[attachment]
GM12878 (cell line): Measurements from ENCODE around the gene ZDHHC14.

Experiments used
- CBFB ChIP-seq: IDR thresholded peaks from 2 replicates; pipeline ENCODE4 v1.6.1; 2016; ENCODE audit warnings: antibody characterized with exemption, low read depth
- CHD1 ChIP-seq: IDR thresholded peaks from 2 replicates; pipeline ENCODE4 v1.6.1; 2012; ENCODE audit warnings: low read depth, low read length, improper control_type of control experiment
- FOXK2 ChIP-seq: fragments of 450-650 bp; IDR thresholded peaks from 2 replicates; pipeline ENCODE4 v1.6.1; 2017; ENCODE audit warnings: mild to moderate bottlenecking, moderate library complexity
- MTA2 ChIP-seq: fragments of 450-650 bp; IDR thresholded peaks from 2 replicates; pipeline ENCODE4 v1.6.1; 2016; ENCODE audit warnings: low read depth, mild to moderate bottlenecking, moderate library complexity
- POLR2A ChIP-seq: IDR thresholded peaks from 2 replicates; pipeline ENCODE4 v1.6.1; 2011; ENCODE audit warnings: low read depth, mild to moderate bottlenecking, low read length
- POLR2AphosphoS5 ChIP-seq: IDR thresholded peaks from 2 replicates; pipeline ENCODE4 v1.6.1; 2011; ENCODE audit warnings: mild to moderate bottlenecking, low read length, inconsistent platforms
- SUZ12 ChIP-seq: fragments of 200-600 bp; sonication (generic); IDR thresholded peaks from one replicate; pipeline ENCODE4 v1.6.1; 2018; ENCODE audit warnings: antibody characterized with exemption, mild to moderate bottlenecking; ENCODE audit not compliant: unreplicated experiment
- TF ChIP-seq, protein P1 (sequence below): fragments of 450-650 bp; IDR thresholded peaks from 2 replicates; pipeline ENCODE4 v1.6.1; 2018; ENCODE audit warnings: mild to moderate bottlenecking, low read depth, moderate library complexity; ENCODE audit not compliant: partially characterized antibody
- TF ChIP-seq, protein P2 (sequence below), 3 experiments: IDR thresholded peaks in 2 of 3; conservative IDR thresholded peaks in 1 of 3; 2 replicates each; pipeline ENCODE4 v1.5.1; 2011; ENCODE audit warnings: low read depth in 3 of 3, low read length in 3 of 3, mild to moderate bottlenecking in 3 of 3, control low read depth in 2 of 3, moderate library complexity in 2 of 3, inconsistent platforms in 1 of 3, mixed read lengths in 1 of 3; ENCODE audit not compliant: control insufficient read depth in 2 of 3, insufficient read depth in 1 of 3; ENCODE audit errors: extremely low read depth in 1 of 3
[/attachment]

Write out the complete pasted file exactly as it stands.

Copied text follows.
GM12878 (cell line): Measurements from ENCODE around the gene ZDHHC14.

Experiments used
- CBFB ChIP-seq: IDR thresholded peaks from 2 replicates; pipeline ENCODE4 v1.6.1; 2016; ENCODE audit warnings: antibody characterized with exemption, low read depth
- CHD1 ChIP-seq: IDR thresholded peaks from 2 replicates; pipeline ENCODE4 v1.6.1; 2012; ENCODE audit warnings: low read depth, low read length, improper control_type of control experiment
- FOXK2 ChIP-seq: fragments of 450-650 bp; IDR thresholded peaks from 2 replicates; pipeline ENCODE4 v1.6.1; 2017; ENCODE audit warnings: mild to moderate bottlenecking, moderate library complexity
- MTA2 ChIP-seq: fragments of 450-650 bp; IDR thresholded peaks from 2 replicates; pipeline ENCODE4 v1.6.1; 2016; ENCODE audit warnings: low read depth, mild to moderate bottlenecking, moderate library complexity
- POLR2A ChIP-seq: IDR thresholded peaks from 2 replicates; pipeline ENCODE4 v1.6.1; 2011; ENCODE audit warnings: low read depth, mild to moderate bottlenecking, low read length
- POLR2AphosphoS5 ChIP-seq: IDR thresholded peaks from 2 replicates; pipeline ENCODE4 v1.6.1; 2011; ENCODE audit warnings: mild to moderate bottlenecking, low read length, inconsistent platforms
- SUZ12 ChIP-seq: fragments of 200-600 bp; sonication (generic); IDR thresholded peaks from one replicate; pipeline ENCODE4 v1.6.1; 2018; ENCODE audit warnings: antibody characterized with exemption, mild to moderate bottlenecking; ENCODE audit not compliant: unreplicated experiment
- TF ChIP-seq, protein P1 (sequence below): fragments of 450-650 bp; IDR thresholded peaks from 2 replicates; pipeline ENCODE4 v1.6.1; 2018; ENCODE audit warnings: mild to moderate bottlenecking, low read depth, moderate library complexity; ENCODE audit not compliant: partially characterized antibody
- TF ChIP-seq, protein P2 (sequence below), 3 experiments: IDR thresholded peaks in 2 of 3; conservative IDR thresholded peaks in 1 of 3; 2 replicates each; pipeline ENCODE4 v1.5.1; 2011; ENCODE audit warnings: low read depth in 3 of 3, low read length in 3 of 3, mild to moderate bottlenecking in 3 of 3, control low read depth in 2 of 3, moderate library complexity in 2 of 3, inconsistent platforms in 1 of 3, mixed read lengths in 1 of 3; ENCODE audit not compliant: control insufficient read depth in 2 of 3, insufficient read depth in 1 of 3; ENCODE audit errors: extremely low read depth in 1 of 3